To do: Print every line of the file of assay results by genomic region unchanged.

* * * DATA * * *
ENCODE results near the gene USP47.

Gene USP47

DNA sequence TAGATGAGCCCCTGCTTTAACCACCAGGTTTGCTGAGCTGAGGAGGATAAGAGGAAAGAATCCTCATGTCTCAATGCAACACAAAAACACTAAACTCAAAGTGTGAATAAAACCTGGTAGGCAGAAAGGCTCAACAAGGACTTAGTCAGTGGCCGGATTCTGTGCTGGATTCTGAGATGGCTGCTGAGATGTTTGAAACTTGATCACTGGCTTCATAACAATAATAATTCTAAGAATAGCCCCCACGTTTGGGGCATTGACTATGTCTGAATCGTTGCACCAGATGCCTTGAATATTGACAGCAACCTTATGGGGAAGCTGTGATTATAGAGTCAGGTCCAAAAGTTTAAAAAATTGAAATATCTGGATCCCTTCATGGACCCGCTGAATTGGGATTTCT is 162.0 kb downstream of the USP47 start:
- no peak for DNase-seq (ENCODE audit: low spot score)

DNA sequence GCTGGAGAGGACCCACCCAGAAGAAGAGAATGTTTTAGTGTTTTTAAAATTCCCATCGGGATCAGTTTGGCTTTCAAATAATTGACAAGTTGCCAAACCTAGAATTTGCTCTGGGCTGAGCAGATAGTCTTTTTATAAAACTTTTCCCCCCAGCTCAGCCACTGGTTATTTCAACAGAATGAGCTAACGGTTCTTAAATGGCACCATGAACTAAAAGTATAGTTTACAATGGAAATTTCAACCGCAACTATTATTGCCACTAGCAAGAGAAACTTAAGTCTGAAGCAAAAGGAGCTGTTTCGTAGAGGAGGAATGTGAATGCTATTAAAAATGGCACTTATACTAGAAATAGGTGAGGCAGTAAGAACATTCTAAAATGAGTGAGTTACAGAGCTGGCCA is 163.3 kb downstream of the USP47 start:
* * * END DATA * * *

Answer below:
ENCODE results near the gene USP47.

Gene USP47

DNA sequence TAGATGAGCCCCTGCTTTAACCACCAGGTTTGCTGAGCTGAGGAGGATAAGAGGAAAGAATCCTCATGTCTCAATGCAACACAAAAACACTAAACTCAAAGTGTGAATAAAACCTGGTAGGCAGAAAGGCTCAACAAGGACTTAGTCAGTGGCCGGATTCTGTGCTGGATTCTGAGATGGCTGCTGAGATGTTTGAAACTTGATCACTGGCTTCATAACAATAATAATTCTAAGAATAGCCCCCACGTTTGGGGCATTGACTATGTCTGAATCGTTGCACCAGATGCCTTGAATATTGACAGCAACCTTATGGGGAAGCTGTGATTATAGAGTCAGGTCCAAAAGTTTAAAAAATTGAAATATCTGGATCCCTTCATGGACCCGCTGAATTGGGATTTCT is 162.0 kb downstream of the USP47 start:
- no peak for DNase-seq (ENCODE audit: low spot score)

DNA sequence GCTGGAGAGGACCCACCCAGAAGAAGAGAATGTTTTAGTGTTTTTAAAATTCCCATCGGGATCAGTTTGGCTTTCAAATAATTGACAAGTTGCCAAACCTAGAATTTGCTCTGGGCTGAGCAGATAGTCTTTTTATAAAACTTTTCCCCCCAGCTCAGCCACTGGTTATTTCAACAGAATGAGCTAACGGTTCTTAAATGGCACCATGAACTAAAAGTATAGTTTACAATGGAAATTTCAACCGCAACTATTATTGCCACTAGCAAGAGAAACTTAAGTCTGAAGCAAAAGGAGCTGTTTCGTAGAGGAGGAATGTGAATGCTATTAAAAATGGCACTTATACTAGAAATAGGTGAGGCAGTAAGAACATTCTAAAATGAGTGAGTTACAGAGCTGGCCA is 163.3 kb downstream of the USP47 start: